Photos From the Field

Hardscrabble Avalanche Overview Hardscrabble Avalanche Overview -Nov 21, 2014

This slide broke on a 40 degree slope. The debris was not deep enough to bury a person, but could have caused trauma due to the exposed rocks. Photo: GNFAC

Hardscrabble Avalanche Pit Hardscrabble Avalanche Pit -Nov 21, 2014

This broke on facets formed during two weeks of cold weather. It broke 6-12 inches deep, about 100 feet wide and ran about 300 feet vertical. Photo: GNFAC

Hardscrabble Avalanche Hardscrabble Avalanche -Nov 20, 2014

This skier triggered avalanche broke about 6 inches deep on a layer of obvious facets capped by a wind slab. It occurred on a South to Southeast facing slope. Photo: J. Hall

Hardscrabble Avalanche Debris Hardscrabble Avalanche Debris -Nov 20, 2014

The debris from this slide ran into exposed rocks. Avalanches early season can cause serious tramua because the snowpack is so thin. Photo: J. Hall

Hardscrabble Avalanche Crown Hardscrabble Avalanche Crown -Nov 20, 2014

This skier triggered avalanche broke about 6 inches deep on a layer of obvious facets capped by a wind slab. It occurred on a South to Southeast facing slope. Photo: J. Hall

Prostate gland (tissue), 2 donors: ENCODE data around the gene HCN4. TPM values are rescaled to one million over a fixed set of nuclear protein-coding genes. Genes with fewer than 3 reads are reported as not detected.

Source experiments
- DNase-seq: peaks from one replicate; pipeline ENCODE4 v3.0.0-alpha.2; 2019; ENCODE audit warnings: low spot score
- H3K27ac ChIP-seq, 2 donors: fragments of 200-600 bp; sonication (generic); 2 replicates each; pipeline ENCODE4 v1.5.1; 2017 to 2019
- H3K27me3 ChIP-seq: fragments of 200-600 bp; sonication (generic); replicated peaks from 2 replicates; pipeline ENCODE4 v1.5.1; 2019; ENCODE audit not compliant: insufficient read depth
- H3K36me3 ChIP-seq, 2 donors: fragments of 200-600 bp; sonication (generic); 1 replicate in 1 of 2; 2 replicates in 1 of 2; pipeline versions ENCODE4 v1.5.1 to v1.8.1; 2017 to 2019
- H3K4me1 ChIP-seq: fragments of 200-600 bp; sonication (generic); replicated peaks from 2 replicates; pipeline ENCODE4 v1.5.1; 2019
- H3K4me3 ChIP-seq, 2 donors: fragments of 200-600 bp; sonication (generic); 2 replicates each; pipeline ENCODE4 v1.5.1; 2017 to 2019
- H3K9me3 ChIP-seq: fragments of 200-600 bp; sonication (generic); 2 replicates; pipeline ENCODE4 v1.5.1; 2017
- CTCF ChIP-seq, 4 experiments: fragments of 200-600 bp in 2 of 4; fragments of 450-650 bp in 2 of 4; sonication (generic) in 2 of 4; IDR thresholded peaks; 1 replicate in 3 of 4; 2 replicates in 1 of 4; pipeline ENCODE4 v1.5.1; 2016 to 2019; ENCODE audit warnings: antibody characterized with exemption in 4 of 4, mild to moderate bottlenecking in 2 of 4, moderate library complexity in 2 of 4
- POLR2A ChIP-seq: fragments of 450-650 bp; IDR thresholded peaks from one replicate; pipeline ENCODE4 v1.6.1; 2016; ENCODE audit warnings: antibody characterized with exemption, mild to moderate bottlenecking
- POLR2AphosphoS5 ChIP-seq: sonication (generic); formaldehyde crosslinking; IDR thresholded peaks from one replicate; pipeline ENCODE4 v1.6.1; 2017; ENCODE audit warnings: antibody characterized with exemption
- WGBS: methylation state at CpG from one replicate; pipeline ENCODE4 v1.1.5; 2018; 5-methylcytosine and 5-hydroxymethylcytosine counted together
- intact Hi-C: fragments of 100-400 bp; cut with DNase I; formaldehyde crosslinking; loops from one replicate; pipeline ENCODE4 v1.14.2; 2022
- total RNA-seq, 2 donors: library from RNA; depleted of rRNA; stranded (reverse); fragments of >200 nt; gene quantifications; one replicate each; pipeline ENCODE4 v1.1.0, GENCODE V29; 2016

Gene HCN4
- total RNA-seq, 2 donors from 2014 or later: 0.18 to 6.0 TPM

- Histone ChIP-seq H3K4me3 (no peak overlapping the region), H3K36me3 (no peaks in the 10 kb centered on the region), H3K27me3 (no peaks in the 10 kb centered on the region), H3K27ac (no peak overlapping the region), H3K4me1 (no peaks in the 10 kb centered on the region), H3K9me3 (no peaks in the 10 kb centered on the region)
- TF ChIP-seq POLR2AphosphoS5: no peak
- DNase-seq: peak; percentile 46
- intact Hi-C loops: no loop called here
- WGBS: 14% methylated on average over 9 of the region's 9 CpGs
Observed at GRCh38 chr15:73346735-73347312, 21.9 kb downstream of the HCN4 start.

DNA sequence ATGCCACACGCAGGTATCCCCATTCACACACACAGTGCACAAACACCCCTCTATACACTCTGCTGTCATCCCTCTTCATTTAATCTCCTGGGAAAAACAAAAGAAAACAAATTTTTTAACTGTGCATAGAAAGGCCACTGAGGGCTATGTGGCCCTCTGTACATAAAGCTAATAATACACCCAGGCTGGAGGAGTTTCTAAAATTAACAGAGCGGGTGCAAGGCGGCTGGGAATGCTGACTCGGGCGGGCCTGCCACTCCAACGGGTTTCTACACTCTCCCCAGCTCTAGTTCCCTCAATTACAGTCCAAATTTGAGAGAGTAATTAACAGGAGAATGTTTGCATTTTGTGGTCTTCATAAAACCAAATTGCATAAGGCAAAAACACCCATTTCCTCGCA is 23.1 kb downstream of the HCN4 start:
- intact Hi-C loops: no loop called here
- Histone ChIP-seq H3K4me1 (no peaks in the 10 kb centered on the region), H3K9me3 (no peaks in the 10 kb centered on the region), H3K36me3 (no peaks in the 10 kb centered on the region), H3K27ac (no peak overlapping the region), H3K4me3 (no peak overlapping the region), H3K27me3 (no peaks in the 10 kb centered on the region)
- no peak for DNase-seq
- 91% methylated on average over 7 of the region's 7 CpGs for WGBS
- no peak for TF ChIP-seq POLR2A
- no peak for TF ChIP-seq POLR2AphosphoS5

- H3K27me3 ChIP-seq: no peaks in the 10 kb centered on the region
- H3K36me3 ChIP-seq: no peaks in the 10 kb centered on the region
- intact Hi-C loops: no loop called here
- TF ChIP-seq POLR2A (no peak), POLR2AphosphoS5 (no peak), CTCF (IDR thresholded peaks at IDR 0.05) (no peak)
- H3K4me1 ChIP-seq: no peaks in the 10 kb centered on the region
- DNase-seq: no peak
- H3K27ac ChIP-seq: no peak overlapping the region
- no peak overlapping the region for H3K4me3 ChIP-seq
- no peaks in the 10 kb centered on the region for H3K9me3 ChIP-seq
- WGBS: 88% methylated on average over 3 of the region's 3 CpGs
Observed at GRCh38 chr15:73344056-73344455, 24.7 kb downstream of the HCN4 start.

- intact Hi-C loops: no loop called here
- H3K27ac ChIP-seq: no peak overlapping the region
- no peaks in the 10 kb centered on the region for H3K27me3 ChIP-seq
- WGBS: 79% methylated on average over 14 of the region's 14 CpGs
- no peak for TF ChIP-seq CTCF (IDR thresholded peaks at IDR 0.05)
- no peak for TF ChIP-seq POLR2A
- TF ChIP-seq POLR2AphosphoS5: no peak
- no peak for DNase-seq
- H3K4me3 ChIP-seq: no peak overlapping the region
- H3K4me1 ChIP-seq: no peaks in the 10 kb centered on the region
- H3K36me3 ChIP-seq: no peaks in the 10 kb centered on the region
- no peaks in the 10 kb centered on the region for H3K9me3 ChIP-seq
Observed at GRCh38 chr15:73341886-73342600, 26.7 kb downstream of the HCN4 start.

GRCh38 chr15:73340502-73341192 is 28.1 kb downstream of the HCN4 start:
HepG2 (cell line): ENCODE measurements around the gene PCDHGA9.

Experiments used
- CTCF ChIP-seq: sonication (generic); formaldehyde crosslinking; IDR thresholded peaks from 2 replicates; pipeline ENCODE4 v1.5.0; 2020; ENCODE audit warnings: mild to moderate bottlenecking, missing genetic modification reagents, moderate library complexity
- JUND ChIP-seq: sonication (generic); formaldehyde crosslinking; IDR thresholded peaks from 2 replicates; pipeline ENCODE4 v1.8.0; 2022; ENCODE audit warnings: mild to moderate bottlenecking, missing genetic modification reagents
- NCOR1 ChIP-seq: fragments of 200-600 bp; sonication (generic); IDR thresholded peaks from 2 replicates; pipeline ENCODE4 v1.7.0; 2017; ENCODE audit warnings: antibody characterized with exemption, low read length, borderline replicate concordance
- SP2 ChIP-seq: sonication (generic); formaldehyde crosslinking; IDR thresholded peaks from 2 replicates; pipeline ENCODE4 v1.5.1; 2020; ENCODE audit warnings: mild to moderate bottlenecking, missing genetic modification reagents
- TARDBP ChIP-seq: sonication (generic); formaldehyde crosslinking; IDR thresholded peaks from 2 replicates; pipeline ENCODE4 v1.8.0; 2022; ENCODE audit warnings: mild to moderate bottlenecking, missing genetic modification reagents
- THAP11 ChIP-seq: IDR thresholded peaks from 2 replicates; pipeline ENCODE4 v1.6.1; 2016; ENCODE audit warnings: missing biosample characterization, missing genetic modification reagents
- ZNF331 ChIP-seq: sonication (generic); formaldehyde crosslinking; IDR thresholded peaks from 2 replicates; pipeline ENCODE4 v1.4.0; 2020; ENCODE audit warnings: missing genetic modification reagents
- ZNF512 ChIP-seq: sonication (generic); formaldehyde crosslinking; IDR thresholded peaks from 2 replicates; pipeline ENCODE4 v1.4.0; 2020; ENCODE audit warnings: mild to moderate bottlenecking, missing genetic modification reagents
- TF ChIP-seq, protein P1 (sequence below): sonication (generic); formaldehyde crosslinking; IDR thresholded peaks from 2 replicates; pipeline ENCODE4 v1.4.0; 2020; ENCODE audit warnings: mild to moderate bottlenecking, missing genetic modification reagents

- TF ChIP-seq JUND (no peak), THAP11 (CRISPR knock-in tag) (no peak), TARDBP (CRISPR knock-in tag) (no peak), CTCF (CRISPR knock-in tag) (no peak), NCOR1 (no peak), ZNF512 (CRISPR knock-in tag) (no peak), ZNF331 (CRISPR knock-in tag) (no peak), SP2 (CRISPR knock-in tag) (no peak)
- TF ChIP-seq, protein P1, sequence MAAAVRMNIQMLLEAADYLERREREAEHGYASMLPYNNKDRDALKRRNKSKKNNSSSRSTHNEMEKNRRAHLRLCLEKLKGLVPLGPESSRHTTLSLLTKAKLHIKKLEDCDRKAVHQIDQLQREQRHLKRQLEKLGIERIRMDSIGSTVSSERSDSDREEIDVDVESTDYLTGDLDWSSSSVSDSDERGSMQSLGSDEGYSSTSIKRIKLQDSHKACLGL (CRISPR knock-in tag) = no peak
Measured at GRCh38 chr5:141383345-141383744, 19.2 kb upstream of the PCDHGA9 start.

Woody Ridge Sluffs Woody Ridge Sluffs -Nov 17, 2014

These fast-moving point release avalanches, also called sluffs, were seen outside Cooke City this weekend. Photo: B. Fredlund

Depth Hoar Depth Hoar -Nov 17, 2014

These crystals changed from snowflakes into angular crystals that are weak and poorly bonded.  They are called depth hoar and they form in thin snowpacks when there are cold temperatures. Depth hoar creates conditions favorable for avalanches later in the winter. Photo: Mark Staples

-8C -8C -Nov 17, 2014

An 8 degree Celcius change in a few inches is a strong temperture difference which drives snow metamorphism. Photo: Mark Staples

0C 0C -Nov 17, 2014

The temperature at the ground stays near freezing (32F or 0 Celcius) all winter long. Photo: Mark Staples

Powder Blast 2014 Powder Blast 2014 -Oct 27, 2014